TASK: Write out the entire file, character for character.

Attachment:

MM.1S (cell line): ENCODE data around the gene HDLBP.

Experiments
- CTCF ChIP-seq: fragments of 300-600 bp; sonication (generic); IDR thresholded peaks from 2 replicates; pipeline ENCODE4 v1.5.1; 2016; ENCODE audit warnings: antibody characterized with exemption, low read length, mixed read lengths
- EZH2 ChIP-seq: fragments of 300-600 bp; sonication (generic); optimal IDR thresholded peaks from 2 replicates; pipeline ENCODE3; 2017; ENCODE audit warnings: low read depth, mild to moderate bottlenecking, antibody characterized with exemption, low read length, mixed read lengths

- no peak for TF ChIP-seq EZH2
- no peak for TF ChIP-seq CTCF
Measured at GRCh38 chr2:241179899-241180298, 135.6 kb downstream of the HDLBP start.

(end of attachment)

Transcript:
MM.1S (cell line): ENCODE data around the gene HDLBP.

Experiments
- CTCF ChIP-seq: fragments of 300-600 bp; sonication (generic); IDR thresholded peaks from 2 replicates; pipeline ENCODE4 v1.5.1; 2016; ENCODE audit warnings: antibody characterized with exemption, low read length, mixed read lengths
- EZH2 ChIP-seq: fragments of 300-600 bp; sonication (generic); optimal IDR thresholded peaks from 2 replicates; pipeline ENCODE3; 2017; ENCODE audit warnings: low read depth, mild to moderate bottlenecking, antibody characterized with exemption, low read length, mixed read lengths

- no peak for TF ChIP-seq EZH2
- no peak for TF ChIP-seq CTCF
Measured at GRCh38 chr2:241179899-241180298, 135.6 kb downstream of the HDLBP start.